Review: ‘A Young Ibex’

Strong lead perfs, unfussy direction and a solid script make Chinese village drama "A Young Ibex" more than the sum of its largely familiar parts. A change of English title and a makeover of the poor subtitles could equip this first feature by writer-director Su Lei for a modest festival career and airing on ethnic movie channels.

Strong lead perfs, unfussy direction and a solid script make Chinese village drama “A Young Ibex” more than the sum of its largely familiar parts. A change of English title and a makeover of the poor subtitles could equip this first feature by writer-director Su Lei (long in commercials and TV drama series) for a modest festival career and airing on ethnic movie channels.

Set in Su’s own backyard — the Uyghur autonomous region of remote Xinjiang province — story is based on a true event that took place in Tianshan. Despite the efforts of his devoted wife, Baoxiu (Dong Ping), struggling oil maker Mao Yusheng (Zhou Bo) doesn’t get on with his brother-in-law, village honcho Ge Baozhu (Wang Shuangbao). Things seem to improve during a reconciliatory dinner, but, when Ge discovers he’s been served ibex (a Grade I protected animal), he throws the book at Mao, plunging the village into a legal tangle that also exposes a secret from Ge’s own past. Apart from a couple of (snippable) sequences, pic doesn’t trade on its borderline exotic setting, getting by on real character drama between the thesps, especially Zhou and Wang.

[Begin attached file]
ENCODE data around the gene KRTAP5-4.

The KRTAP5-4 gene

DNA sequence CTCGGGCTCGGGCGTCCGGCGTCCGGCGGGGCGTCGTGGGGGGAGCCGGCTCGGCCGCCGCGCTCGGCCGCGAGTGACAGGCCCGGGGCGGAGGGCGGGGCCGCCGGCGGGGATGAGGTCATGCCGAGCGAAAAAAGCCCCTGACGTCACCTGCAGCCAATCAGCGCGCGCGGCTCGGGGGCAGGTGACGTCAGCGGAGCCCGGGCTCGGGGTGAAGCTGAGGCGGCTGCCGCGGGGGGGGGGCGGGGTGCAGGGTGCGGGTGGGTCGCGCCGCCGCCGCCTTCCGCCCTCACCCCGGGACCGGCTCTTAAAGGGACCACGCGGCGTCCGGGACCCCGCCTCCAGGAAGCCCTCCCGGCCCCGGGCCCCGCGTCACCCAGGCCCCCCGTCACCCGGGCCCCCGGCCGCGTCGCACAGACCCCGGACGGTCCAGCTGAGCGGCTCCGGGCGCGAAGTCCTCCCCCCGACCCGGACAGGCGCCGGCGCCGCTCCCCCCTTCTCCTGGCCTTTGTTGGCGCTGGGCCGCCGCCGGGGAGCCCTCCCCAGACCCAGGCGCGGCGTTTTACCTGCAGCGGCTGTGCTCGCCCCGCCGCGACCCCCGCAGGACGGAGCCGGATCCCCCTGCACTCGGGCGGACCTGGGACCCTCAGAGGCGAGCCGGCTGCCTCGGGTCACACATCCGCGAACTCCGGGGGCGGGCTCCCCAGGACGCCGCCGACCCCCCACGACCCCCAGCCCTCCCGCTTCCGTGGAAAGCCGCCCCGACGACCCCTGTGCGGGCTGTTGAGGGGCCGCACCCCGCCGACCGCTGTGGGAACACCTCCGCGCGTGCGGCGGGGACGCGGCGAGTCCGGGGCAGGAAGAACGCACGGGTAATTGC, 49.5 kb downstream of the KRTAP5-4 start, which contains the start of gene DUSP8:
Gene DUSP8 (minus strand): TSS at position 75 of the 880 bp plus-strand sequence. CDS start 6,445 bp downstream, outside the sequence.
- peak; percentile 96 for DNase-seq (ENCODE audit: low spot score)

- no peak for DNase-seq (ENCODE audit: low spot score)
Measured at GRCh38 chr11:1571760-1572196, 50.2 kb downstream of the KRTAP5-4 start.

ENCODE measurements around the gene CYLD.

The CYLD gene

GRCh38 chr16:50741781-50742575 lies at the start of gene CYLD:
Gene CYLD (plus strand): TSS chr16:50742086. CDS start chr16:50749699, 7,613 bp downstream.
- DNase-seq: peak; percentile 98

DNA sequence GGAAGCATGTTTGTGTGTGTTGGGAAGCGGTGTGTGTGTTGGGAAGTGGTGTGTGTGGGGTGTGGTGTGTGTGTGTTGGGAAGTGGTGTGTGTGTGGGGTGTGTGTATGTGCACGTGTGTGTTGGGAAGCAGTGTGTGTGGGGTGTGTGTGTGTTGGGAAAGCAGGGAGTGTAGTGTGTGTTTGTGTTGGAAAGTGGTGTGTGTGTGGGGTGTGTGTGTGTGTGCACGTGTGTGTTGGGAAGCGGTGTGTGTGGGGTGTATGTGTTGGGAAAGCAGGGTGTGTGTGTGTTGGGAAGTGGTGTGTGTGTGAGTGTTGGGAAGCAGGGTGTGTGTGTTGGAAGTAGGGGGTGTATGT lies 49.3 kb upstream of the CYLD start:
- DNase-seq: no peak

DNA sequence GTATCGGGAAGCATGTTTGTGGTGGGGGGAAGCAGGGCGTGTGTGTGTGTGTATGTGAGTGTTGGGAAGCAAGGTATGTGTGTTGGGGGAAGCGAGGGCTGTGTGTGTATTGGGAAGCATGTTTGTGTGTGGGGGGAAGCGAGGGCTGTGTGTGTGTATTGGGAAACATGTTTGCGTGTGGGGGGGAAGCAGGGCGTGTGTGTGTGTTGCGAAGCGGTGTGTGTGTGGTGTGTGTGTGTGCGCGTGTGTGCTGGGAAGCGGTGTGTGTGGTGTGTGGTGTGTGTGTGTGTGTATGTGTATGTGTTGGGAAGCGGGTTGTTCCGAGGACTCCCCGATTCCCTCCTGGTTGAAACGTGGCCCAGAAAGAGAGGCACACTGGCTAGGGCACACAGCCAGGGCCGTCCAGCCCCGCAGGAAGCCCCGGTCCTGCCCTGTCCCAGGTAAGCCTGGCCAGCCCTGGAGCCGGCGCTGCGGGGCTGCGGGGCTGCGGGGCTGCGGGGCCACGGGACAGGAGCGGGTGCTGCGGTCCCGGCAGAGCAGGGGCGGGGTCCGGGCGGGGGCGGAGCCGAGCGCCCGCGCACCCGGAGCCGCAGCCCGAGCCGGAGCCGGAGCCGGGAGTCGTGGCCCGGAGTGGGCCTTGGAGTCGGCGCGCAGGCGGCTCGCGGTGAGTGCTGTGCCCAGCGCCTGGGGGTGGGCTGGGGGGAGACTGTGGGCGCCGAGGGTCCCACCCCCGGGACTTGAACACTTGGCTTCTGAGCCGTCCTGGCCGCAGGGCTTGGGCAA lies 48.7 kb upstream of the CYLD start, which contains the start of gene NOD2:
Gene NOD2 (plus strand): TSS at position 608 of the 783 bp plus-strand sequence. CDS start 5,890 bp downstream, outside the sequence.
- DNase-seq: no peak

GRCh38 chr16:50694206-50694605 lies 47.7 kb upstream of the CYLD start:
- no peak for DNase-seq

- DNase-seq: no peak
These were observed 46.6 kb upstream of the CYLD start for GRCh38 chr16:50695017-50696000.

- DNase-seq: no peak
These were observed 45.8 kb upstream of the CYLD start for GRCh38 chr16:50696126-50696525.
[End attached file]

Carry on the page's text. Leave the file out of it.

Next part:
A Young Ibex

China

Production

A Xinjiang Dasen Culture Media Corp., Tianshan Film Studio production. Produced by Zhang Yigang, Wang Shuping. Executive producer, Duan Yuehao. Directed, written by Su Lei.

Crew

Camera (color), Wei Dazheng; editor, Gao Xiujuan; music, Xu Xiaoming; art director, A [cq, no period] Ersen. Reviewed at Shanghai Film Festival (Panorama), June 19, 2007. Mandarin dialogue. Running time: 93 MIN.

With

Zhou Bo, Wang Shuangbao, Dong Ping, Cui Zhihao.
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